There are a lot of people who are voiceless in their own churches who depend on us to speak up on their behalf. We depend on our many local ties to other congregations around the world. Those very real and very concrete "bonds of affection" would be broken if we ever left, even temporarily.

I say that we stay and fight. A lot of people are counting on us. All the malice and slander from our antagonists can be very exhausting, but we can't hand them a victory that they don't deserve. They are deeply divided themselves. The only thing that holds them together is their homophobia. As soon as they get rid of the gays, it will be Night of the Long Knives. The Anglo-Catholics and the Evos are already at each other's throats over a host of issues including women clergy. If it wasn't for those nasty fags and uppity broads, I seriously doubt that the likes of Bishop Jensen and Bishop Iker would ever speak or sit together in the same room. If they weren't fighting, then the New Purified Fag-Free Anglican Communion of the Doctrinally Correct and Ultra-Holy Ueber-Bishops would have become a reality a long time ago.

WSJM said...

I felt a lot of sympathy with Lionel's post, but Jim, I think you're right. We really need to take the high road on this. (God knows the low road is clogged with traffic!)

Here's where I think we should be: We are pleased to be in communion with any who are willing to be in communion with us. (Agreeing about everything is not a requirement.) If there are some who want to consider us as pond scum, well, we're sorry about that, it's a loss for us but perhaps a greater loss for them. In any case, they are still welcome as far as we are concerned. We follow a Lord who was despised and rejected, yet he did not open his mouth. If others want to burn bridges, that's too bad; but we will not.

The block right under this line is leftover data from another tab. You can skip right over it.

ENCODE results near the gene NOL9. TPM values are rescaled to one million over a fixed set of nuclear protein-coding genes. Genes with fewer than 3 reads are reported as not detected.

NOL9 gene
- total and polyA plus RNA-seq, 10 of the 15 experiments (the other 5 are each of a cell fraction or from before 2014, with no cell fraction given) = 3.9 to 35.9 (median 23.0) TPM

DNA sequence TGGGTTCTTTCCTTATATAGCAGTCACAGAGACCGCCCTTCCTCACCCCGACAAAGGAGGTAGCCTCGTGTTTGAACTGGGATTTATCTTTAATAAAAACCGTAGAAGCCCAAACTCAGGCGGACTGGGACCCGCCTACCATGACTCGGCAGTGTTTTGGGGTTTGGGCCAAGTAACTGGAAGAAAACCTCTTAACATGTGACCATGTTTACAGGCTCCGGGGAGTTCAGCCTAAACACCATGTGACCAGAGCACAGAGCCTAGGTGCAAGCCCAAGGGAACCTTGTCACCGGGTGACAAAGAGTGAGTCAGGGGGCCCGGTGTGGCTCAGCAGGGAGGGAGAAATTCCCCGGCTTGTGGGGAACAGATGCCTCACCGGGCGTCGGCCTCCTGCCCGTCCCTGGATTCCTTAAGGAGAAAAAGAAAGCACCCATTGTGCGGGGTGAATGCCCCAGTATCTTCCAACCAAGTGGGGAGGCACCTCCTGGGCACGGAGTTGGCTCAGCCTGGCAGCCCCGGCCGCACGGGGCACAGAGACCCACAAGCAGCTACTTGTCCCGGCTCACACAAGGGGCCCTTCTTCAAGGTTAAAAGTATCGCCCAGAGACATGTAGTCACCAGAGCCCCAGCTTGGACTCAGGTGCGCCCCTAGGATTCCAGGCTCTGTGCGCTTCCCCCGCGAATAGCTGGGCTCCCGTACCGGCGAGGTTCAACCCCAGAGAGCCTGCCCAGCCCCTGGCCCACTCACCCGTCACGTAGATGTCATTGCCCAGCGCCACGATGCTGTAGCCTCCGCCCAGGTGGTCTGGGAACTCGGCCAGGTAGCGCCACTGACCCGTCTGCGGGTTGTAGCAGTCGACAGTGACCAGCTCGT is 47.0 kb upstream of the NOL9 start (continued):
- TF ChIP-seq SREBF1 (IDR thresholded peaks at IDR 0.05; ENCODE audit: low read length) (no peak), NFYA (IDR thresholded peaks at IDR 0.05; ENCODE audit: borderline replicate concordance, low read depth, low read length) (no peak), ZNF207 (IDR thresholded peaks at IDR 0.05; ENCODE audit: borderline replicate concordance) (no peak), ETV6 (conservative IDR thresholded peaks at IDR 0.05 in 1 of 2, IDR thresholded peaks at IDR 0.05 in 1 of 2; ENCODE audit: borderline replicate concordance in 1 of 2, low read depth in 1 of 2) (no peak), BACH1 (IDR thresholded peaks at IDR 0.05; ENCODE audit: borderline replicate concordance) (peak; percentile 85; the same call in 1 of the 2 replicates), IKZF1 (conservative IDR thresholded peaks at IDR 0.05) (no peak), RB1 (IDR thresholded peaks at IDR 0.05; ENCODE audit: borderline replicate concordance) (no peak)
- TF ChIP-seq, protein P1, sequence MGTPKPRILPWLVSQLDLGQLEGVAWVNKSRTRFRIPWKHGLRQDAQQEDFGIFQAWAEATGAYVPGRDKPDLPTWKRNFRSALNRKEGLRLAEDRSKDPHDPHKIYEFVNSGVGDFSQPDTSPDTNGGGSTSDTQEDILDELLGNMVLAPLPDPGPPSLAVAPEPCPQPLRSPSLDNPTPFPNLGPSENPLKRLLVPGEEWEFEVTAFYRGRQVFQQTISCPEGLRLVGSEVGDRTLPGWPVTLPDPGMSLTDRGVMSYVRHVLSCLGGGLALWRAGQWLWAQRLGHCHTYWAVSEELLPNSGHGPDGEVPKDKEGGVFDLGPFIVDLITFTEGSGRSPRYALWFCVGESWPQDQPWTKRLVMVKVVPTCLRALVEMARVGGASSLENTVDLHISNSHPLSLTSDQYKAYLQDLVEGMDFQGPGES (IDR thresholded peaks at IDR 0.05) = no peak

Bill Moorhead

John-Julian, OJN said...

Jim and Bill you are both right on. (I have never disagreed with Lionel before, but I do this time.)

Sociologically (and as Jim suggests), it is almost impossible to RE-enter a relationship or a group without totally redefining the goal/purpose of the group. The group would certainly feel our loss, but then would be hard put to welcome us back.

Lionel Deimel said...

Of course, I indicated that the sabbatical is not my first choice. Jim’s suggestion left on my site is interesting, though it is not my first choice either. (“I would actually prefer that the US sign the covenant now, when no one else has, and attach a detailed presentation calling for discipline under section 4 for border crossers.” Of course TEC has no way to “sign the covenant now.”)

I tried, in my proposal, to distinguish between continuing ministry and continuing to support bureaucracy that is an instrument of our churches’ persecution.

In any case, I would like to get us beyond thinking that the only options are to accept the covenant or reject it. We need to think outside the box and consider a variety of possible responses to the current circumstances.